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Essential Terminal Tackle for Pike Fishing

Treble Hooks

Treble HooksTrebles have been used to catch pike for many years and remain the most commonly used hook in pike fishing. A typical pike trace will be 18 inches long with two treble hooks mounted 3-5 inches apart.

Treble Hooks are available as either fully-barbed, semi-barbed, or barbless. Size 4’s, 6’s and 8’s are the most suitable for use with a standard sized 6” dead bait.

Fully-barbed trebles have a barb on all three points, with many anglers choosing to crush two of the barbs to make unhooking pike easier. Semi-barbed models have a barb on just one of the points.

With either version, the remaining barbed point is used to hook the bait. This helps in preventing dead baits falling off during the cast. Barbless trebles are much easier to remove from a pike’s mouth but may also fall out of the deadbait so bear that in mind.

An effective alternative to trebles is the Partridge Double Hook. These have two hooks joined back to back. The smaller hook is used to mount the bait with the other, larger hook, standing proud. Doubles are also easier to unhook than trebles, but not as widely used or as freely available.

Hooks can be re-used many times if they are kept sharp with a Hook Sharpener. Replace hooks that are bent out of shape.


Trace Wire

A strong trace wire is a vital part of a pike trace. Pike have lots of sharp teeth that can easily cut through nylon and braid. Your traces should have a minimum breaking strain of 20lb and be at least 18 inches long to reduce the risk of pike biting through the main line.

Use a stronger wire of at least 30lb breaking strain when tackling big glacial lakes, reservoirs, and venues containing boulders and large snags.

Seven strand wires are fairly cheap at aroung £5 – £6 for 20 metres. They can be twisted or crimped, and will do the job of landing a pike, although they kink very easily. A worn or kinked trace should be replaced.

Is it worth losing a pike because of a few pence worth of wire or a blunt hook?

An alternative to seven strand is 49 strand wire, which is more supple but cannot be twisted so you will need to use crimps. It is, however, more expensive to buy at around £10 for a 10 metre spool.

At between £3 & £5 per metre, Titanium wire is far more expensive. The payoff being that your traces will outlast those made with any other material by many times. Attach the hooks with a split ring as they are likely to need replacing before the wire.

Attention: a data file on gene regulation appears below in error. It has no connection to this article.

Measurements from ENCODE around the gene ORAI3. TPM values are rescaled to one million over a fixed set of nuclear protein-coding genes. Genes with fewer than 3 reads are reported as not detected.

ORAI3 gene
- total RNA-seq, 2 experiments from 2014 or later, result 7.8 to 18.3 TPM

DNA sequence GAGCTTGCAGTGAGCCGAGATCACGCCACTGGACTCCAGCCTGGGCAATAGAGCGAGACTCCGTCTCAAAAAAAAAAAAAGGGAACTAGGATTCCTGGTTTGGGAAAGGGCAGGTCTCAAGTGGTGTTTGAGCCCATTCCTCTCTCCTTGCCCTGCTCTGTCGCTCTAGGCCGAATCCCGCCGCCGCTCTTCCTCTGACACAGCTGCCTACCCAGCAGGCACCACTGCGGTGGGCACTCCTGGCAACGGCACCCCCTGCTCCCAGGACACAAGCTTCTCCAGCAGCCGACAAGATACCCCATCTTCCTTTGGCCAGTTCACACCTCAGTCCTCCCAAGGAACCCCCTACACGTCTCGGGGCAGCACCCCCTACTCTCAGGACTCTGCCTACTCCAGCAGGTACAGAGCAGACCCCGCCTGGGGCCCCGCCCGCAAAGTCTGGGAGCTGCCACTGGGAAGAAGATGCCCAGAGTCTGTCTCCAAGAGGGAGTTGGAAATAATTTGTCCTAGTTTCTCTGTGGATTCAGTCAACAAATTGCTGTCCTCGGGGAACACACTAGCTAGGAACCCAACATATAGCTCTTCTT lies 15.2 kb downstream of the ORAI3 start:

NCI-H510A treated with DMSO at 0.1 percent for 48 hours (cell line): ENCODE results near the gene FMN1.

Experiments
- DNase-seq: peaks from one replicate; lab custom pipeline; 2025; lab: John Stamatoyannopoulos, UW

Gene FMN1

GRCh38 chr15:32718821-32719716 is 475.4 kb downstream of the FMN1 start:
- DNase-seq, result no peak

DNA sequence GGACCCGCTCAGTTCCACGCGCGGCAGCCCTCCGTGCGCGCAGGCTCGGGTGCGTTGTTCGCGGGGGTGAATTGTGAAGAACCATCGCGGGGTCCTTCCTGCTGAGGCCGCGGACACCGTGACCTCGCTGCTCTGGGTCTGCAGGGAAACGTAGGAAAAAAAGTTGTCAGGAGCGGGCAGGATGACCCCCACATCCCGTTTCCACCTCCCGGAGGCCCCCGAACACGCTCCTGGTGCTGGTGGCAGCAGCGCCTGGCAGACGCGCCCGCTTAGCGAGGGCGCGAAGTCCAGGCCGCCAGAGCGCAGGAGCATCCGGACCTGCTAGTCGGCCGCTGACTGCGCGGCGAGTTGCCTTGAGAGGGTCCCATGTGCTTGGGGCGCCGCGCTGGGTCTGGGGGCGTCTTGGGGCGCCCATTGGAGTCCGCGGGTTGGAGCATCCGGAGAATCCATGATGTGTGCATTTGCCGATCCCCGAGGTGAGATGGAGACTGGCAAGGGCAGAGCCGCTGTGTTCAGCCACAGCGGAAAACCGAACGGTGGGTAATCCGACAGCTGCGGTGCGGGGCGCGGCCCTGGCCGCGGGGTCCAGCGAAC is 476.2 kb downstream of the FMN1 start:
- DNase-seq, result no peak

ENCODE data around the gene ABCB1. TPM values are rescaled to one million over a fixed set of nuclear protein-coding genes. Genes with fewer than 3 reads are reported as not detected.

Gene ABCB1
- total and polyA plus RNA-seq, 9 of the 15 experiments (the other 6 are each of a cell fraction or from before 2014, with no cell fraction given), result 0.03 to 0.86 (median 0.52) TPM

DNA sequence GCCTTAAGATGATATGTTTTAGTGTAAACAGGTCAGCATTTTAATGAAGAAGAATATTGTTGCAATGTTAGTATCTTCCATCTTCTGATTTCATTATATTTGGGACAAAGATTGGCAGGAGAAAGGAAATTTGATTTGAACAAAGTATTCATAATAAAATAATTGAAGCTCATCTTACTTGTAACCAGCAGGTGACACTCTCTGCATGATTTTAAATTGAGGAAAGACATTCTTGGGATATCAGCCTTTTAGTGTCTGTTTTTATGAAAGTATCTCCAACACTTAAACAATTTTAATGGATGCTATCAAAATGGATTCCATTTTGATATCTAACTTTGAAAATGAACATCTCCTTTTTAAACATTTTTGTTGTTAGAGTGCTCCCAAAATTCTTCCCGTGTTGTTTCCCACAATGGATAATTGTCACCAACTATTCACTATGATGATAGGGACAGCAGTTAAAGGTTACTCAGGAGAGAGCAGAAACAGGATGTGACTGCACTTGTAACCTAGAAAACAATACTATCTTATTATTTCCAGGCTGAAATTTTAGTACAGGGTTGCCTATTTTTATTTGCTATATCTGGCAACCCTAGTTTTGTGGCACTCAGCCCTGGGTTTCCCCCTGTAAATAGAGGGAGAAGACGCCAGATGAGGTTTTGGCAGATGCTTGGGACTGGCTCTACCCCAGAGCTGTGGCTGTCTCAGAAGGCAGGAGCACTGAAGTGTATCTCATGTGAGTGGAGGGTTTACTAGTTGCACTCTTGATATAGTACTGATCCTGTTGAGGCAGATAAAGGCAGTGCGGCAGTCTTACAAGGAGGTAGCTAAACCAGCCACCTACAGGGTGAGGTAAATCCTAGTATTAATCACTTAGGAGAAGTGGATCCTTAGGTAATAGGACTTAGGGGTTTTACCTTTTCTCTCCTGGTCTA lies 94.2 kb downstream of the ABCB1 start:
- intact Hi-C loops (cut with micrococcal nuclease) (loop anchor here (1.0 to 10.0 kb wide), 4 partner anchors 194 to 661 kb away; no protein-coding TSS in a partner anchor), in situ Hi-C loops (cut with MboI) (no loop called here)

Swivels

Korda Swivels
Swivels are attached to the end of a pike trace and join the main line to the wire. They also help to reduce line twist which occurs when line is cast and retrieved.

It is easy to buy the wrong swivels as they come in a wide variety of shapes and sizes. I prefer dark grey swivels with a short cylindrical barrel and rounded eyelets such as those by Fox and Korda. Fox Power Swivels in size 5 or 7, Korda Swivels in size 6 or 8, and similar models are perfect for pike traces.

Before using a swivel you should check the eyelets for damage as it is possible to nick them with scissors when cutting up old traces. You are more likely to lose swivels than damage them, especially when fishing with cold hands on muddy banks. Keep a couple of packets of Swivels handy.


Snap Links

Snap LinksSwivels can also be purchased with snap links. You will need both items in your tackle box.

A snap link is a metal clip used to attach leads and floats to swivels. The big advantage of snap links is that they allow you to quickly change your terminal tackle without having to break down your rigs.

Snap Links can be bought with or without swivels. Link Swivels that are permanently connected, especially those with a locking link, can seem more secure and are useful for lure fishing traces. Snap links that can be separated from the swivel offer more versatility when changing rigs and are useful for attaching lead weights.


Pike Floats

Pike FloatPike Floats come in a wide variety of shapes and sizes covering every type of pike fishing situation. All pike anglers will carry a selection of floats to meet their own needs.

Long cigar or pencil shaped floats, which are attached to the line at the bottom, are ideal for float ledgering a dead bait. Shorter, wider floats, which can be threaded onto line through the centre, are more suited to live or dead baiting off the bottom or float ledgering on rivers.